On New Year’s Day, the Webb County sheriff issued a statement cautioning the public of intensive shootings happening in Nuevo Laredo between cartel members and the state police of Tamaulipas, Mexico.
In his warning, Sheriff Martin Cuellar urged the public to avoid certain areas due to vehicle hijackings and the use of high-caliber machine guns in addition to other explosives.
“Please avoid these areas and do not cross over to Nuevo Laredo…Our prayers go out to the citizens of Nuevo Laredo,” said Sheriff Cuellar.
The sheriff continued by saying that Webb County sheriff’s deputies were working in partnership with the Laredo Police Department to monitor the situation.
In a statement regarding the conflict, Governor Abbott also announced that the Texas Department of Public Safety (DPS) was working with law enforcement at all levels in the area “to maintain safety & security in Texas.”
Located across the border, Nuevo Laredo is considered a sister city to Laredo.
According to the Laredo Morning Times, the string of shootings began on Tuesday afternoon in Colonia Francisco Villa in west Nuevo Laredo and continued through Wednesday, extending to other parts of the city.
So far, three cartel members have been reported dead with several Tamaulipas State Police members reportedly wounded.
Though no spillover has been reported on the U.S. side of the border, Lisette Hernandez of KSAN News in San Angelo posted a video taken in Laredo just a few blocks from Nuevo Laredo in which gunshots can be heard coming from the neighboring region.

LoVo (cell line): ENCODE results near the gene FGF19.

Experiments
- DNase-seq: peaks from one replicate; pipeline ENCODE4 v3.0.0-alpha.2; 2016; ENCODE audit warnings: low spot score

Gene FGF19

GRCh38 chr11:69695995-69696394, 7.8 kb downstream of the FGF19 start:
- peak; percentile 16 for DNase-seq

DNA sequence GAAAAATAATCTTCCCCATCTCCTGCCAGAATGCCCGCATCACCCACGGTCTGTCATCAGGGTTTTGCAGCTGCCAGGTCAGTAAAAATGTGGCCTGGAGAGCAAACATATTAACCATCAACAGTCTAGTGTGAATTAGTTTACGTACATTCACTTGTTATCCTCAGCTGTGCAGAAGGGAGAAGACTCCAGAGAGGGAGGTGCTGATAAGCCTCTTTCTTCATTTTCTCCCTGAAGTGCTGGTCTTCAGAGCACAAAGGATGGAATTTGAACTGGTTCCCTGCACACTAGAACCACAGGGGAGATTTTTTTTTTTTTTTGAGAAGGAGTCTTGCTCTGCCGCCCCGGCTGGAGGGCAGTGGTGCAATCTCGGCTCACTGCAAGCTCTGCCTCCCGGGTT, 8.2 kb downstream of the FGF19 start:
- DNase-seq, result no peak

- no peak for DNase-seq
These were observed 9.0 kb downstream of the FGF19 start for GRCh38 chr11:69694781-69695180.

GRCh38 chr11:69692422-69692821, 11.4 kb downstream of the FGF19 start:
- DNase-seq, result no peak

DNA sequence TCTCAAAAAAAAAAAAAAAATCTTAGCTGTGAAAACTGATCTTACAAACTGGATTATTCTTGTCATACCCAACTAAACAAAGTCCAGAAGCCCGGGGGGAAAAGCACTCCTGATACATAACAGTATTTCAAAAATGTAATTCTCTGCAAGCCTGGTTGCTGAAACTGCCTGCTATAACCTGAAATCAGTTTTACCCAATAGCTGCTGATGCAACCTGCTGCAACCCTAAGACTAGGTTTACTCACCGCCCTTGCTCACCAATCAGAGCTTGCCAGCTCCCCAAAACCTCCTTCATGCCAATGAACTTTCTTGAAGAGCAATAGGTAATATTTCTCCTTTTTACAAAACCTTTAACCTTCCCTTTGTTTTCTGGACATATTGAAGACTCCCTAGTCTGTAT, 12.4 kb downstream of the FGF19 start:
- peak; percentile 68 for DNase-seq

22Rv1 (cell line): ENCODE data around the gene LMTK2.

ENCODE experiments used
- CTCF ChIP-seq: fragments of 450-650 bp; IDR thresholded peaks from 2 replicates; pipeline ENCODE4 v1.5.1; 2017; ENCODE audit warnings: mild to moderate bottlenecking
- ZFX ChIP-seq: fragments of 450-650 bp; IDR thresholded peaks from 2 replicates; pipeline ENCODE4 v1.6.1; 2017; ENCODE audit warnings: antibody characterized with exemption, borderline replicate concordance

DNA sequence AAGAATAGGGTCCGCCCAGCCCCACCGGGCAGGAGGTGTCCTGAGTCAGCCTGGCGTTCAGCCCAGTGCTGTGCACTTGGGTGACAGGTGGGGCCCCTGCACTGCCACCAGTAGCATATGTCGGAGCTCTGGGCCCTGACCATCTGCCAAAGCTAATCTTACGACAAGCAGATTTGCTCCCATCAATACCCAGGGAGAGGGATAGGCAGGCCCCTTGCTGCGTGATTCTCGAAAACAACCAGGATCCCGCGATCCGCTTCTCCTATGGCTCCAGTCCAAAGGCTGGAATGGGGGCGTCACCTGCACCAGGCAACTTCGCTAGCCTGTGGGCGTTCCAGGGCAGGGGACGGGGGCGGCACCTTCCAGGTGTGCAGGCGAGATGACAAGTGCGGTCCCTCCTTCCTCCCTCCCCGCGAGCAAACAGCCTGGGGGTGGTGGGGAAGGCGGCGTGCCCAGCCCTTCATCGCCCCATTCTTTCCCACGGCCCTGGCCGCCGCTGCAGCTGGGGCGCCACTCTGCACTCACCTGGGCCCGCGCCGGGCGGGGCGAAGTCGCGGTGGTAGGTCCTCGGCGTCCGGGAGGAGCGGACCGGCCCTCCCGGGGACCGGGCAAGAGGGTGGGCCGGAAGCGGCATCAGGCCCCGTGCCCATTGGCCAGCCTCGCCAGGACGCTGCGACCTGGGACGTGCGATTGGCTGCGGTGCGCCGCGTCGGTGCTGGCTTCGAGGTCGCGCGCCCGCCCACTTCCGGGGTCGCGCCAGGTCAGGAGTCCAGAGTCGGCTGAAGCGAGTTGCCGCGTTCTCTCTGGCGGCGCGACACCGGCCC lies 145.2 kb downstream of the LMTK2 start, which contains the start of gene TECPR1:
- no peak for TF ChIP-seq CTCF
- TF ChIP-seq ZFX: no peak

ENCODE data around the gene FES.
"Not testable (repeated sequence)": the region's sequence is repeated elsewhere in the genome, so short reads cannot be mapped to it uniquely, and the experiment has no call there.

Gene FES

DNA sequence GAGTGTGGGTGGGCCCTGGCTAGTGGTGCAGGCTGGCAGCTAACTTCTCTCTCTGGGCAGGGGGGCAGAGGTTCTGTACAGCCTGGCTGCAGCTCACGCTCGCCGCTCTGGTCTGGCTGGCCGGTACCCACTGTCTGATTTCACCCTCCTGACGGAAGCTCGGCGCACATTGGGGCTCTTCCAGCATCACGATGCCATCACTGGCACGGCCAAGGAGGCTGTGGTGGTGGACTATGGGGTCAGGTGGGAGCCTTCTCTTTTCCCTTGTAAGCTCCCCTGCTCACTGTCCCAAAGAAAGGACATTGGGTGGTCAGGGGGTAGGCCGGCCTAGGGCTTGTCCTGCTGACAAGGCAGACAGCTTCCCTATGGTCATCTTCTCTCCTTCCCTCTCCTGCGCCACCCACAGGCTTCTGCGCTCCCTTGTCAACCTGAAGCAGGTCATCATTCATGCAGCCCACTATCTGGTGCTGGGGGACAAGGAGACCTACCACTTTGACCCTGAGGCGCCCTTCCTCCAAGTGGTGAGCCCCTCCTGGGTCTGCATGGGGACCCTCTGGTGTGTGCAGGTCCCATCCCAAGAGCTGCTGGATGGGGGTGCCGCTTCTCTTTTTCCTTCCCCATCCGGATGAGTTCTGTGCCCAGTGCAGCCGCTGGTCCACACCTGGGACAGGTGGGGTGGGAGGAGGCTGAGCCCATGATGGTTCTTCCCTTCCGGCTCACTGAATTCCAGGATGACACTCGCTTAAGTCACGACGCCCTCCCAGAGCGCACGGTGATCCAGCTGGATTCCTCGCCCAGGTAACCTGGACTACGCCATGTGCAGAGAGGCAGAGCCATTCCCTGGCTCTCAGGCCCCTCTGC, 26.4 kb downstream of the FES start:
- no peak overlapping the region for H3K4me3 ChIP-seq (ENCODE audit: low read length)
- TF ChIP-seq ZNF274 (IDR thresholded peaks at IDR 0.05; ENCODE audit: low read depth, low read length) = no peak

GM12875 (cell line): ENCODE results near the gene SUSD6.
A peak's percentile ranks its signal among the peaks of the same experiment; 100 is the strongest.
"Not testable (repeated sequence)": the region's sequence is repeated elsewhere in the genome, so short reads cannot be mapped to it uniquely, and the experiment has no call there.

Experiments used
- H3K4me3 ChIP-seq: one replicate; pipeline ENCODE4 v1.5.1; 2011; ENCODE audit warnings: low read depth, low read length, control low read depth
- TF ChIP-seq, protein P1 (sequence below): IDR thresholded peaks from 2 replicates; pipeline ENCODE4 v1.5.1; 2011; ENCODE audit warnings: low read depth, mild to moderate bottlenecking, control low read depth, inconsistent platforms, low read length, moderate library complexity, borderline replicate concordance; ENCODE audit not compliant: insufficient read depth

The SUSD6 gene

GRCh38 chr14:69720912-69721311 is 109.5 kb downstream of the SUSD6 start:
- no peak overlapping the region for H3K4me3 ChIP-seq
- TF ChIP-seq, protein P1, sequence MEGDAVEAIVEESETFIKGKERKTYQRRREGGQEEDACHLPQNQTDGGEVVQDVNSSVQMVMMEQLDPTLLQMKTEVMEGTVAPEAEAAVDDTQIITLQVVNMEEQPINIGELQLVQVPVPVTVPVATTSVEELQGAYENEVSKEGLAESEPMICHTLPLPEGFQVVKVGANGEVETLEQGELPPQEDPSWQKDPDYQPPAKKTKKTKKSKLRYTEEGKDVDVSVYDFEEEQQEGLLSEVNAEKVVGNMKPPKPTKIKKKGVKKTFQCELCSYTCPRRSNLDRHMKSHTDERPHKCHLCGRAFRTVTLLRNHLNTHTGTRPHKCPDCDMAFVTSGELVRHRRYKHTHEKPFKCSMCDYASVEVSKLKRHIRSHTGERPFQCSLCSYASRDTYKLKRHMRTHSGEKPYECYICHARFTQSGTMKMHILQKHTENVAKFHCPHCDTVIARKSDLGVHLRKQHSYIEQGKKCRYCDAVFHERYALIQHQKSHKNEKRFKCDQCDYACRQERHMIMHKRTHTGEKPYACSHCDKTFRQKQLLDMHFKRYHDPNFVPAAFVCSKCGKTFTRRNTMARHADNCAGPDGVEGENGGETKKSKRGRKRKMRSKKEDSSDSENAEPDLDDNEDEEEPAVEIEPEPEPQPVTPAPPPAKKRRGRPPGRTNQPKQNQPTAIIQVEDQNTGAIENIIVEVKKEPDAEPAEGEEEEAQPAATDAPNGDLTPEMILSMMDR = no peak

Though the video posted on Twitter is less than a minute long, she says the entire video features more than two and a half minutes of gunfire.
Located on the eastern side of Mexico, the Tamaulipas state of Mexico is currently plagued by violence as fights between rival cartels persist.
The region borders a number of Texas cities, including McAllen and Brownsville in addition to Laredo.
At the beginning of December, a fight between cartel members and Mexican state police in Coahuila resulted in the death of more than 20 people, approximately 40 miles from Eagle Pass.
Sarah McConnell is a reporter for The Texan. Previously, she worked as a Cyber Security Consultant after serving as a Pathways Intern at the Department of Homeland Security – Citizenship and Immigration Services. She received her Bachelor’s degree in Political Science from Texas A&M as well as her Master of Public Service and Administration degree from the Bush School of Government and Public Service at Texas A&M. In her free time, Sarah is an avid runner, jazz enthusiast, and lover of all things culinary.